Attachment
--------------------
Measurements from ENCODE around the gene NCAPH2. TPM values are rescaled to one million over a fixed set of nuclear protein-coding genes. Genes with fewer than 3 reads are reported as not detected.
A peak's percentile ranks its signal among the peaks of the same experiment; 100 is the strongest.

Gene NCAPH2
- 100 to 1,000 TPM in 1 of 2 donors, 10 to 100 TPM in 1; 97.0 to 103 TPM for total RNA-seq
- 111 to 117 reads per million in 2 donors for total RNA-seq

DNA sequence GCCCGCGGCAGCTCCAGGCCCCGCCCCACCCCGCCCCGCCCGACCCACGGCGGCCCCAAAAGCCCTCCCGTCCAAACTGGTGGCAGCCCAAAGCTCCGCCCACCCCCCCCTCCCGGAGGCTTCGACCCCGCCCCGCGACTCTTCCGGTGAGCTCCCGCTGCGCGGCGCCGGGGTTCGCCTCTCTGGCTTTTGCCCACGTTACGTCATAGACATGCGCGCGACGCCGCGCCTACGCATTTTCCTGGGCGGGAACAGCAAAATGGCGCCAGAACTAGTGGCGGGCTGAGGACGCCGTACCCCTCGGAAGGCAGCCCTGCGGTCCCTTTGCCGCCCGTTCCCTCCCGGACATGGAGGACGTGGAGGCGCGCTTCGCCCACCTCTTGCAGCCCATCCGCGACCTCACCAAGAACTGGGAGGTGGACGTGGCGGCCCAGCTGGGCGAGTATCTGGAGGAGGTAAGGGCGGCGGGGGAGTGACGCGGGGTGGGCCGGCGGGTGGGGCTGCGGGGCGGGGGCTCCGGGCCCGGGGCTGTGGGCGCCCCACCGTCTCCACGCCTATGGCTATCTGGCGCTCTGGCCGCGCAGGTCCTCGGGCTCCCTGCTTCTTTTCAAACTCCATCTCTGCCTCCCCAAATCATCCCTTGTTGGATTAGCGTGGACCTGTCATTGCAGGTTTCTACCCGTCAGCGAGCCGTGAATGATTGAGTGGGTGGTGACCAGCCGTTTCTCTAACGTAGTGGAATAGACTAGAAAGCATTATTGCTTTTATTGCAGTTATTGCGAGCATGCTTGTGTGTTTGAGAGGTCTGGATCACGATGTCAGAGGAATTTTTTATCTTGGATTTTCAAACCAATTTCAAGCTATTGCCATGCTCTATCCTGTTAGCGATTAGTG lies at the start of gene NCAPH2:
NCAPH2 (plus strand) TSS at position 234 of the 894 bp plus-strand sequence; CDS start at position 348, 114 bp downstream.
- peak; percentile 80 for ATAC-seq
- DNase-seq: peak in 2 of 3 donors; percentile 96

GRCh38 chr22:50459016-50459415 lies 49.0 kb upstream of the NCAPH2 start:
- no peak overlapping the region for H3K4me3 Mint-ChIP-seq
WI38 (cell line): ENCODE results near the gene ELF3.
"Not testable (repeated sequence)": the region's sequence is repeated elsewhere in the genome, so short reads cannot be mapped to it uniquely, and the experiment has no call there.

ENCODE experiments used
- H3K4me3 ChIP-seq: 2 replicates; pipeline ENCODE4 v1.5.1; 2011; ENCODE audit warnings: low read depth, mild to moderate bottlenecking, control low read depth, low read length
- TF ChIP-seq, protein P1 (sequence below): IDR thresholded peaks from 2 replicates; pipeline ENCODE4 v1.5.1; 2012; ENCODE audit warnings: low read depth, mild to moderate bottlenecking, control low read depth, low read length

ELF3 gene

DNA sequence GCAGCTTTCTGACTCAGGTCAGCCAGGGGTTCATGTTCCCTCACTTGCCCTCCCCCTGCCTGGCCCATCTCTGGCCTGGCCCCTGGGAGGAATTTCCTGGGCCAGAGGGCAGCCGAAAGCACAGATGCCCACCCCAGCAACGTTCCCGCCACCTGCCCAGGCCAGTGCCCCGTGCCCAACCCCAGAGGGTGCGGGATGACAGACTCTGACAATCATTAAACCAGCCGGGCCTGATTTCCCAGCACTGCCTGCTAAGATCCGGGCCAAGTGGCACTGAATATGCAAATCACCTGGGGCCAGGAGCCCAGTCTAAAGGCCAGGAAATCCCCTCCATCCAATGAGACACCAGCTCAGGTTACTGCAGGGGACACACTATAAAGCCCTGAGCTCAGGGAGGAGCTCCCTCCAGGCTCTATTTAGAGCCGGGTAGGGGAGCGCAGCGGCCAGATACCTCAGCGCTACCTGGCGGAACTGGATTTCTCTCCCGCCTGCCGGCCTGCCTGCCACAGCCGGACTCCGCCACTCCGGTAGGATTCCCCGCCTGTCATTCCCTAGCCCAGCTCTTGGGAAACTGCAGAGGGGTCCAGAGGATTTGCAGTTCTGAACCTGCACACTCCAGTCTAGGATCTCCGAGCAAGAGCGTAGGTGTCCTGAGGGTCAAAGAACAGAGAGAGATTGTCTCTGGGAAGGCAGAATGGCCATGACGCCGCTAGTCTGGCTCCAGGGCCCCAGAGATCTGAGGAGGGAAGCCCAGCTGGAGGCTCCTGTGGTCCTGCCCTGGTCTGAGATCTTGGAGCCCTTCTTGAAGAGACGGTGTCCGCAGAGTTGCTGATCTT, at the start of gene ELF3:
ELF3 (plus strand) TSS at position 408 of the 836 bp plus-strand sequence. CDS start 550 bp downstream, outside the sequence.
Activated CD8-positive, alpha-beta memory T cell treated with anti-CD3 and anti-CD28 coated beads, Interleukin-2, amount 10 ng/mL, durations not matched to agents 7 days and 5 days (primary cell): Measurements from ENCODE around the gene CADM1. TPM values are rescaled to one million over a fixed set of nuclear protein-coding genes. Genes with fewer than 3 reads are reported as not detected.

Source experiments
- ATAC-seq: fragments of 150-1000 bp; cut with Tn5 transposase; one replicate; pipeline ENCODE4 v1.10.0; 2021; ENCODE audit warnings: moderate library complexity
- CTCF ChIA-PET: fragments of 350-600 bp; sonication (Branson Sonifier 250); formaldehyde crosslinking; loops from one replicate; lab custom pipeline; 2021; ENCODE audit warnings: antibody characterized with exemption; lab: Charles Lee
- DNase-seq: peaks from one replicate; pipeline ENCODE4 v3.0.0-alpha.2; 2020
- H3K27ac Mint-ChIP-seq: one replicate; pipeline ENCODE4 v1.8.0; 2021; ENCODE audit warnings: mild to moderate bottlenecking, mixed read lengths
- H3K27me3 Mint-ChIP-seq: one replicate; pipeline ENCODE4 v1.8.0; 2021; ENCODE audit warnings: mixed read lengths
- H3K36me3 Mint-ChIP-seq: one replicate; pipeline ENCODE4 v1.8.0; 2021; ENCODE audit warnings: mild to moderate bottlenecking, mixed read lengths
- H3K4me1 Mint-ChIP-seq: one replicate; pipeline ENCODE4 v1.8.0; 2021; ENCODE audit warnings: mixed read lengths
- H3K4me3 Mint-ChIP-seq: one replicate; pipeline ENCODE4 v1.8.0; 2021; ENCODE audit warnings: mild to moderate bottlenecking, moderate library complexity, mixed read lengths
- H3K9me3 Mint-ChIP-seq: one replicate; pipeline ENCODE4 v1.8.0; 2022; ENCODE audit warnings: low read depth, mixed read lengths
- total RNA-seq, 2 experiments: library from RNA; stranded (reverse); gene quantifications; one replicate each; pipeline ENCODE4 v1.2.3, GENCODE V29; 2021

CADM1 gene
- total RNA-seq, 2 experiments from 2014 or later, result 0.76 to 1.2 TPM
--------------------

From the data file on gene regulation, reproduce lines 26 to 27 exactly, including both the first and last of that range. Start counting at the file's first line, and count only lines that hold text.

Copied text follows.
- H3K27me3 Mint-ChIP-seq: one replicate; pipeline ENCODE4 v1.8.0; 2021; ENCODE audit warnings: mixed read lengths
- H3K36me3 Mint-ChIP-seq: one replicate; pipeline ENCODE4 v1.8.0; 2021; ENCODE audit warnings: mild to moderate bottlenecking, mixed read lengths